Timing of diagnosis impacts interval breast cancer prognosis
medwireNews: Women with interval breast cancers (IBCs) diagnosed within 1 year of a negative mammogram screening result have poorer disease-specific survival than those with screen-detected cancers, US study findings indicate.
Zhenzhen Zhang (OHSU Knight Cancer Institute, Portland) and co-investigators say the poor prognosis “might not be due to delayed diagnosis but rather to distinct biological characteristics associated with the cancer.”
They add: “For instance, increased lymph node involvement is often seen in IBCs and cannot be accounted for entirely by delayed diagnosis but rather may be due to a unique biology.”
The study included 3019 postmenopausal women who were diagnosed with breast cancer at a median 68.5 years of age while participating in the Women’s Health Initiative study.
Of these, 1969 (65.2%) were diagnosed through protocol-mandated screening while 1050 (34.8%) were IBCs, including 30.9% diagnosed within 1 year of a mammogram with negative results and 69.1% diagnosed between 1.0 and 2.5 years of a negative result.
The researchers report in JAMA Network Open that, compared with screen-detected cancers, IBCs diagnosed within 1 year of a negative mammogram were significantly larger (mean, 1.97 vs 1.43 cm), were more likely to have lobular histology (13.0 vs 8.1%) and lymph node involvement (27.1 vs 17.0%), and were more frequently at a regional (28.4 vs 17.3%) or distant stage (3.7 vs 0.6%).
Unadjusted analyses showed that the risk for breast cancer-specific mortality was significantly higher for women with an IBC diagnosed within 1 year of a negative mammogram than for those whose cancers were detected by screening, at a hazard ratio (HR) of 1.92.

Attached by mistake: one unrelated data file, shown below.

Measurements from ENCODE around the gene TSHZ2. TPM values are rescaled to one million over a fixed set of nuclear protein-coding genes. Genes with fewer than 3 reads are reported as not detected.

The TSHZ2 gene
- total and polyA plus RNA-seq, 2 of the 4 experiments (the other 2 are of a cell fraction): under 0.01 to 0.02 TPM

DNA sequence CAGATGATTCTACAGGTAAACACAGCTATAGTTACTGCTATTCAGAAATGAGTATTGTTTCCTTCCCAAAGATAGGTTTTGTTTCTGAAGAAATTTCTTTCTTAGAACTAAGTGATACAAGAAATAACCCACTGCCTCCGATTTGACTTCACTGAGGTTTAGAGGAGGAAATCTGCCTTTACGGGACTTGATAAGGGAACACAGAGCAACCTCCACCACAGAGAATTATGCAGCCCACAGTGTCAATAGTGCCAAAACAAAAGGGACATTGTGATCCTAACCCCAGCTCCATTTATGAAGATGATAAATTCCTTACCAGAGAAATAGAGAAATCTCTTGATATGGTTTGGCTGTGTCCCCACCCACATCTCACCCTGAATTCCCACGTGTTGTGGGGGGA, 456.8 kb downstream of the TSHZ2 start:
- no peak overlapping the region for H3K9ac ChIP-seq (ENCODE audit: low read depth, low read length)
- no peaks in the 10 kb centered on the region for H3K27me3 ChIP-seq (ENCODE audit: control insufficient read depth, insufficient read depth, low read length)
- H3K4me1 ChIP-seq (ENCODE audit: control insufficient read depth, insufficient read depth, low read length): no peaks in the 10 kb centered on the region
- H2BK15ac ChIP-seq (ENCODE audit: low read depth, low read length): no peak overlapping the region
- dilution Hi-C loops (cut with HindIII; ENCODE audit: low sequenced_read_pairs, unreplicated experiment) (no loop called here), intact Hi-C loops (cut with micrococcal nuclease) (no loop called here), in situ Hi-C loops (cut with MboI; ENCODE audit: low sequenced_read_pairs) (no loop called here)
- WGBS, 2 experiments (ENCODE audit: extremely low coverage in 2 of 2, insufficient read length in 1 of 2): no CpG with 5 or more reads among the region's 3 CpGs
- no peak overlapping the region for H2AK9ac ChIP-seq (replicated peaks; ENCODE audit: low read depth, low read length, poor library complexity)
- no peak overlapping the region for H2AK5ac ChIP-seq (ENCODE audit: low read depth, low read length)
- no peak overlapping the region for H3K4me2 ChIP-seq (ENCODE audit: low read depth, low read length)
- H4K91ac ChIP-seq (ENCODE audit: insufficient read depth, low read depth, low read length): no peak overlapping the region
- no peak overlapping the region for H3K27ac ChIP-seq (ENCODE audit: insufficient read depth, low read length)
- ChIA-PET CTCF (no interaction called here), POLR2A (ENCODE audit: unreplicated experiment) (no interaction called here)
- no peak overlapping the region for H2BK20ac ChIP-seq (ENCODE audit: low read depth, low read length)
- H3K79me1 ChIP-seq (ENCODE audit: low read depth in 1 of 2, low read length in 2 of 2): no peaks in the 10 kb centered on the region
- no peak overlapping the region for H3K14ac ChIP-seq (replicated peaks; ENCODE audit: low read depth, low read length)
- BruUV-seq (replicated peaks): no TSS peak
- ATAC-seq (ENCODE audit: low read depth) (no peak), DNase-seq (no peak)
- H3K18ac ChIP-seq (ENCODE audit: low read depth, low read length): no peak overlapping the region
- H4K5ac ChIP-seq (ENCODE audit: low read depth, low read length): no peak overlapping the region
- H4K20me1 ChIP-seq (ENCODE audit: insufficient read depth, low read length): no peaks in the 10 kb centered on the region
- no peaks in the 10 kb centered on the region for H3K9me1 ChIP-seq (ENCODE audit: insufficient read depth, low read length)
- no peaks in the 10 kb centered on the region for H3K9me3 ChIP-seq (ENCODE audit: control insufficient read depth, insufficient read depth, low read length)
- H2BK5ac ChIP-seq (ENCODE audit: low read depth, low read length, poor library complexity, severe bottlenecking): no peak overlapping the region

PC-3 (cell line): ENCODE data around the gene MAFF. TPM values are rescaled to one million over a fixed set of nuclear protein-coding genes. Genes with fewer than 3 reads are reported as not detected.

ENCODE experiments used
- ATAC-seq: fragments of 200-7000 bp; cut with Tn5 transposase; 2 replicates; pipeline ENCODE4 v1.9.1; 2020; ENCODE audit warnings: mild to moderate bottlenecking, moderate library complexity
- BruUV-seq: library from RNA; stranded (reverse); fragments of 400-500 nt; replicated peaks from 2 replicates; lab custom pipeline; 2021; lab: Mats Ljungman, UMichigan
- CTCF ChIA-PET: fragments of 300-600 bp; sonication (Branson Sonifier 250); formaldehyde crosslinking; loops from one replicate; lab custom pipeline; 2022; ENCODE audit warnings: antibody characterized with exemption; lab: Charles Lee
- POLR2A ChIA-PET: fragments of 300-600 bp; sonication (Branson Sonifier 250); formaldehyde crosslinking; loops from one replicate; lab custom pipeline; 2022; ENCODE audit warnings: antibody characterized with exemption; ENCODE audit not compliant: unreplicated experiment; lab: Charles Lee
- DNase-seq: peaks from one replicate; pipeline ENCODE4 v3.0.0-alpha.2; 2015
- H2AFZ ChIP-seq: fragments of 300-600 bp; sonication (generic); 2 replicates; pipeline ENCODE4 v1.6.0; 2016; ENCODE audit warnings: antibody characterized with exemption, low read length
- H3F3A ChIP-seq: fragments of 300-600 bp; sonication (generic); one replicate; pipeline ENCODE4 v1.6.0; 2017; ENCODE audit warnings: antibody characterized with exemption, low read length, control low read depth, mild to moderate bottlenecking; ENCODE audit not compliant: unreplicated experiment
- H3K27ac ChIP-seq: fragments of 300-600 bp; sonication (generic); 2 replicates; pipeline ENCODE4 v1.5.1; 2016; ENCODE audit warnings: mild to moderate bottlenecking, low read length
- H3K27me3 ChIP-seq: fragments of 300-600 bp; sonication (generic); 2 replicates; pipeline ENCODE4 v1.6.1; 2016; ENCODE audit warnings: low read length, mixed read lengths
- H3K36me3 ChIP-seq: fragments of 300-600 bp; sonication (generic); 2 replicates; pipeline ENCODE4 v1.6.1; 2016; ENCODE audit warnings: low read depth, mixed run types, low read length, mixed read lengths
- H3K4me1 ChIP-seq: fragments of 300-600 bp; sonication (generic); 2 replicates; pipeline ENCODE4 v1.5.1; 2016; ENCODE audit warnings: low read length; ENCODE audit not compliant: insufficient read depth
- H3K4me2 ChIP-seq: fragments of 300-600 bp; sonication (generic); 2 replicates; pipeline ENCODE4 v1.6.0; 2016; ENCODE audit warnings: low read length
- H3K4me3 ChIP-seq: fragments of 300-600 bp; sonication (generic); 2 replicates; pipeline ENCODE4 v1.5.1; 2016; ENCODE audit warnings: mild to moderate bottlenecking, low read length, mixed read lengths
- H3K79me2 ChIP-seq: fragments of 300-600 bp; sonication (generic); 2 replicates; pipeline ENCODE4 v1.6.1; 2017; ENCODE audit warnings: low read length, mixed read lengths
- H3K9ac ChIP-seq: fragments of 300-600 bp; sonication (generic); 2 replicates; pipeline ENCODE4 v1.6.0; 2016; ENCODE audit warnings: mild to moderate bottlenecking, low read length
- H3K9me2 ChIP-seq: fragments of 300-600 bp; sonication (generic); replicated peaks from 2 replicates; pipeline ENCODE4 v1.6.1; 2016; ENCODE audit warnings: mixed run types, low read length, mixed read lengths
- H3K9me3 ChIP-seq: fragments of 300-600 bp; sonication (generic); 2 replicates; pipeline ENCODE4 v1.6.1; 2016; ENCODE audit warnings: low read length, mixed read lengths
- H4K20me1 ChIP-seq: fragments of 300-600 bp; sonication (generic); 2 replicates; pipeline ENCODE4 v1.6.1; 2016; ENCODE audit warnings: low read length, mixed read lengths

The significantly increased mortality persisted after adjusting for trial group, molecular subtype, waist-to-hip ratio, histologic characteristics, and either tumor size (hazard ratio=1.46) or lymph node involvement (hazard ratio=1.44) but was no longer significant when both tumor size and lymph node involvement were accounted for.
By contrast, there was no significant difference in prognostic factors or survival between the women with IBCs detected between 1.0 and 2.5 years of a negative mammogram and those whose breast cancers were detected by screening.
Zhang and co-authors conclude that their study “adds to a growing body of literature that argues for the development of novel approaches to detect life-threatening cancers currently missed by mammographic screening.”
They suggest: “Women who present with breast cancer symptoms at the time of negative screening mammogram results should either be recalled more frequently, have a shorter screening period, or undergo another imaging modality, such as ultrasonography or magnetic resonance imaging.”
In addition, “the combination of germline genomic testing with mammography may help distinguish indolent breast cancers from aggressive breast cancers detected by screening,” the team remarks.
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